There are things I don’t like about being back in the US:

There are the obvious things I dislike like congestion and traffic jams, which are a function of urban life and are the same, if not worse, in Panama if you are talking Panama City. But I’m talking the “country”, Chiriqui, and Boquete in particular.

  • Lack of fresh air – Sure the air is fresh in Washington, but the windows and doors are closed. The heat actually comes on! In Boquete our house is designed to be open with lots of fresh air – OK, a few bugs as well – and no heat or air conditioning.
  • Cold rain – We get much more rain in Boquete, but a lot more sunshine, and our rain is warm enough to take a shower outside in the rain. I’ve done it, except in my case it was a necessity since we didn’t have water and just about the time I was all soaped up . . . the rain stopped.
  • Predictability and familiarity – There are two sides to this coin. While I find the predictability and familiarity of life in the US to be comfortable and desirable, on the other hand it is also boring. I miss the unpredictability of life in Panama and the adventure of exploring new territory and experiences. Granted there are plenty of new experiences and new territory to be explored in the US, but you generally have to seek them out whereas in Panama they seem to be dumped in your path.
  • High cost of everything! – Sure there has been a lot of inflation in Panama since we moved here 8 years ago. This is due to Panama enjoying an exploding economy plus the shrinking value of the US dollar and the soaring cost of oil . . . BUT . . . nothing like the US! A trip to Starbucks for coffee for two people will easily set you back $12! Fast food drive-through junk food, easily $10 for one. So although the total cost of living has increased in Panama, I reckon it is still 30% less for us in Boquete than it would be in Southern California or Seattle. The catch for retirees is of course a fixed income is fixed wherever you live.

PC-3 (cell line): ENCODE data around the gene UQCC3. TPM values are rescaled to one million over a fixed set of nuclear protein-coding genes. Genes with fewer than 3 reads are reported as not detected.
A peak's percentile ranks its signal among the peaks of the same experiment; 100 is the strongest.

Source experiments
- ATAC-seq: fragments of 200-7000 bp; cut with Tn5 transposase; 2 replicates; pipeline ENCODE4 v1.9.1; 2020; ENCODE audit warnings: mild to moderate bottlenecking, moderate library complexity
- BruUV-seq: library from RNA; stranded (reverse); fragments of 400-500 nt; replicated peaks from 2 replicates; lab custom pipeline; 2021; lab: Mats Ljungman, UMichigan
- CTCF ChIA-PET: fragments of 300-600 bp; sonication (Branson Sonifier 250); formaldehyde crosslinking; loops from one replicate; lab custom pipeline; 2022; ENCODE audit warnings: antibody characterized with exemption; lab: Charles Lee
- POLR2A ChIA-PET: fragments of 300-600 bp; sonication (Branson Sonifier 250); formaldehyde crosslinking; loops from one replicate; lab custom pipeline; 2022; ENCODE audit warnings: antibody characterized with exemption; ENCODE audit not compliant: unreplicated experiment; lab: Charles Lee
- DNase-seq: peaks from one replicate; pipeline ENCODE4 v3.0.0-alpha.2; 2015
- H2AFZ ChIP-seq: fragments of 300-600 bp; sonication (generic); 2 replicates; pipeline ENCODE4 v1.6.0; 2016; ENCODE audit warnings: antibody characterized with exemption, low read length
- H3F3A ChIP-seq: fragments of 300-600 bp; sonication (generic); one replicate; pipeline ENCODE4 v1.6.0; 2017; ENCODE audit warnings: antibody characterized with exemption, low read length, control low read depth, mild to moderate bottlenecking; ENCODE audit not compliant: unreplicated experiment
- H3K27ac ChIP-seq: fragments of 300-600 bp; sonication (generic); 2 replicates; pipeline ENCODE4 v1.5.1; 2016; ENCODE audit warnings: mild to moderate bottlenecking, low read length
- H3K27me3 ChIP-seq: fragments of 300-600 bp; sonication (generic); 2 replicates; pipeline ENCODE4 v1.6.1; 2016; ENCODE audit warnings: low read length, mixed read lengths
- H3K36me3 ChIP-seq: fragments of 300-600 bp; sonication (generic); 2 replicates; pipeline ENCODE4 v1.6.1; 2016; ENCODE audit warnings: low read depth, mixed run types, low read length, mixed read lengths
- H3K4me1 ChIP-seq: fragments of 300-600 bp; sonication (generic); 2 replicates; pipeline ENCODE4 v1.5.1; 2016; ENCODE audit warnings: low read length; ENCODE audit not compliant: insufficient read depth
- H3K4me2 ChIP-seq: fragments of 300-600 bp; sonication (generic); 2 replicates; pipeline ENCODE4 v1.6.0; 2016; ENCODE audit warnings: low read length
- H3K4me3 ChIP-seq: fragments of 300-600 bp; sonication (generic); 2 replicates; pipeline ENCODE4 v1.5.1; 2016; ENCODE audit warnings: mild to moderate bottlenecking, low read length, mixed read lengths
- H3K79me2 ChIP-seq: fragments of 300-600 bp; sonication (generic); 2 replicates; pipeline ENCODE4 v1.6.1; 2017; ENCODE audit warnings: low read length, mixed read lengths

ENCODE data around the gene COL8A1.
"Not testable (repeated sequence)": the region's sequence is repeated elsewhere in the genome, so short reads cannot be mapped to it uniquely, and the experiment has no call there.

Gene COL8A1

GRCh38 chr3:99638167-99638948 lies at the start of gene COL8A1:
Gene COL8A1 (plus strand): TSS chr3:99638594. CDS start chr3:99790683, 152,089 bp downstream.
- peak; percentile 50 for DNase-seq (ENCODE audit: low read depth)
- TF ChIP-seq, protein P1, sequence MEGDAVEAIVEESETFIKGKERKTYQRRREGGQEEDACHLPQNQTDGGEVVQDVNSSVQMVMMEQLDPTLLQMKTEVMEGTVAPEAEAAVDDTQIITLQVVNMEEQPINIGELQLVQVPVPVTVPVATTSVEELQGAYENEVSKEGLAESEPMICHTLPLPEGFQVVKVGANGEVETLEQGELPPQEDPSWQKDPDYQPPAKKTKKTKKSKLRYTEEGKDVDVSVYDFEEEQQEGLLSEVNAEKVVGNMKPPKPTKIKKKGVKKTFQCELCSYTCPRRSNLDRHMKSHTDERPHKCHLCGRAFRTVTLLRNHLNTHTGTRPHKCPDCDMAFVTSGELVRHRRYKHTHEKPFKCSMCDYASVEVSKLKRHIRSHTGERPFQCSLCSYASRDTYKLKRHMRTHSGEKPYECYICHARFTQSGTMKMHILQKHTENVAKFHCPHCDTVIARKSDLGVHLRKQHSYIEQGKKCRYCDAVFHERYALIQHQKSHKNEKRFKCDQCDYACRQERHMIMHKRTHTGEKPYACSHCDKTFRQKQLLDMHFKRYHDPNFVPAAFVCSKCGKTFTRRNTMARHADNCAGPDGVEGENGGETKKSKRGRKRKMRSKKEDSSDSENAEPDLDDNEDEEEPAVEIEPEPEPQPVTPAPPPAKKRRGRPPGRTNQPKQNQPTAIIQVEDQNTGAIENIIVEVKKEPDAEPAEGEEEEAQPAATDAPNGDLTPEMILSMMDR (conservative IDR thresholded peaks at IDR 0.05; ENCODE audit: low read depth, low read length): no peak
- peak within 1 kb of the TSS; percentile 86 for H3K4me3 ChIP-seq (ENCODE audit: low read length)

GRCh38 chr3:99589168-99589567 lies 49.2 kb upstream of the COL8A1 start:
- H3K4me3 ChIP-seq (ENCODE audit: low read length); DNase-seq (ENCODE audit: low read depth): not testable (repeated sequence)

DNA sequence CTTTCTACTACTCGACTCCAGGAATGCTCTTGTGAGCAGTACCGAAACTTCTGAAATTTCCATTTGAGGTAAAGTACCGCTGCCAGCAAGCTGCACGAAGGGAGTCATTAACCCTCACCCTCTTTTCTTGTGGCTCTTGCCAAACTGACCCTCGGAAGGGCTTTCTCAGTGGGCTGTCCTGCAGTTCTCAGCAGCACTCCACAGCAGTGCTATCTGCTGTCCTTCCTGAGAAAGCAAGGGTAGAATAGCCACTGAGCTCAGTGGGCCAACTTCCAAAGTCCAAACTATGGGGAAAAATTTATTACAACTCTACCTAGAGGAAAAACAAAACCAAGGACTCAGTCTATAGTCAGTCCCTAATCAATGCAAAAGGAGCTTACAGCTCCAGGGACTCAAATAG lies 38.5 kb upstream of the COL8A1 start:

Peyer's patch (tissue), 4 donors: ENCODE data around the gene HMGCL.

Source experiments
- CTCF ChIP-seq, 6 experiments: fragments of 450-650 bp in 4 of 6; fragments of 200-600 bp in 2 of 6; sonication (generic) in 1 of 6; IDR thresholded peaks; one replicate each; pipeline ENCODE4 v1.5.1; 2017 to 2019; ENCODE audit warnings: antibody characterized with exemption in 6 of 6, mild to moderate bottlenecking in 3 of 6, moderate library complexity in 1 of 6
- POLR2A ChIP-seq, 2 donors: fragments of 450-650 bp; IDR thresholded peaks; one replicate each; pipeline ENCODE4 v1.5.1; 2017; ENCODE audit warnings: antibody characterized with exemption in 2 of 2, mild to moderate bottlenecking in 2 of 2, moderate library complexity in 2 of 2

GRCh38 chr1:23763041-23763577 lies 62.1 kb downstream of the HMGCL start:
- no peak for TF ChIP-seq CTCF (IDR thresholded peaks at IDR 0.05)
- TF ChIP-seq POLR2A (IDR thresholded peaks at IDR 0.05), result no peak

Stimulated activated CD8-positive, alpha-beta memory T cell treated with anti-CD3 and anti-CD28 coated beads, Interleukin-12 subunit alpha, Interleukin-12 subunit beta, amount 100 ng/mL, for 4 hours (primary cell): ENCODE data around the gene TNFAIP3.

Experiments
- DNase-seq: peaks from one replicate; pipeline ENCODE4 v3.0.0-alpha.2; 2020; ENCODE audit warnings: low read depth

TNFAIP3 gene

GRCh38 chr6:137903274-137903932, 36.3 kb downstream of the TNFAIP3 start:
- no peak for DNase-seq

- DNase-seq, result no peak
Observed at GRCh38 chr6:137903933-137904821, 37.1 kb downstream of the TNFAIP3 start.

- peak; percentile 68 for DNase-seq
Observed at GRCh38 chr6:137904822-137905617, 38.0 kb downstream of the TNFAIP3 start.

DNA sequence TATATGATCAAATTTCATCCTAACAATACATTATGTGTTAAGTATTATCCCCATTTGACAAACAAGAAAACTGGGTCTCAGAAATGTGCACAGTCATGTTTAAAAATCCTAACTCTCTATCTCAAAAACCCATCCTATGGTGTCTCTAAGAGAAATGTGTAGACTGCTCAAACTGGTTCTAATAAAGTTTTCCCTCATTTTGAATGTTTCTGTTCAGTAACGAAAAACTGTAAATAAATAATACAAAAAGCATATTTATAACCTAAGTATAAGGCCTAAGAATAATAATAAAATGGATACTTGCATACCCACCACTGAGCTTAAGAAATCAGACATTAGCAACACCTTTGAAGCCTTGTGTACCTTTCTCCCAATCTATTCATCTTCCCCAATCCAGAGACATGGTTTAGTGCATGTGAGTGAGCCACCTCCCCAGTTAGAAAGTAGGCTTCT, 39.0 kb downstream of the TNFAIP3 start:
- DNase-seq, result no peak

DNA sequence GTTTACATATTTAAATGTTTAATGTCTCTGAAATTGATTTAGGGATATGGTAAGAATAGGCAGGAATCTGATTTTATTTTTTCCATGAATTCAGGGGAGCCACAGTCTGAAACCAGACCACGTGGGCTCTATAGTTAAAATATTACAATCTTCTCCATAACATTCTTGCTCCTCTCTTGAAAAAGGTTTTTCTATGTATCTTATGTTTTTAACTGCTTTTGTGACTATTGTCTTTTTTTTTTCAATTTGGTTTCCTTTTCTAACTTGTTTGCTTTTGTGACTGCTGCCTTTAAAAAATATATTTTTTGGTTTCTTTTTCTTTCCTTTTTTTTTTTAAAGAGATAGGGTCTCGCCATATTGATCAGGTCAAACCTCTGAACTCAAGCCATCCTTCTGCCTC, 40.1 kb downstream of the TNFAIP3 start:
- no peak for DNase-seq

• National attitude – It’s hard to put your finger on this exactly. Some countries, like Panama, which have booming and growing economies have an optomistic outlook on their future. Other countries, like Greece and the US, have a generally pessimistic attitude. Panama is building: the US often seems to be struggling to maintain.
    Zombie convention at the Hilton on Memorial Day - Quote role-playing soldiier: "We're here to show support for the Zombie convention.  Yes, I was in the US Army.  We usually do WW II re-enactments."  Guess I've always thought there were enough real wars going on.
    Zombie convention at the Hilton on Memorial Day – Quote role-playing soldier: “We’re here to show support for the Zombie convention. Yes, I was in the US Army. We usually do WW II re-enactments.” Guess I’ve always thought there were enough real wars going on.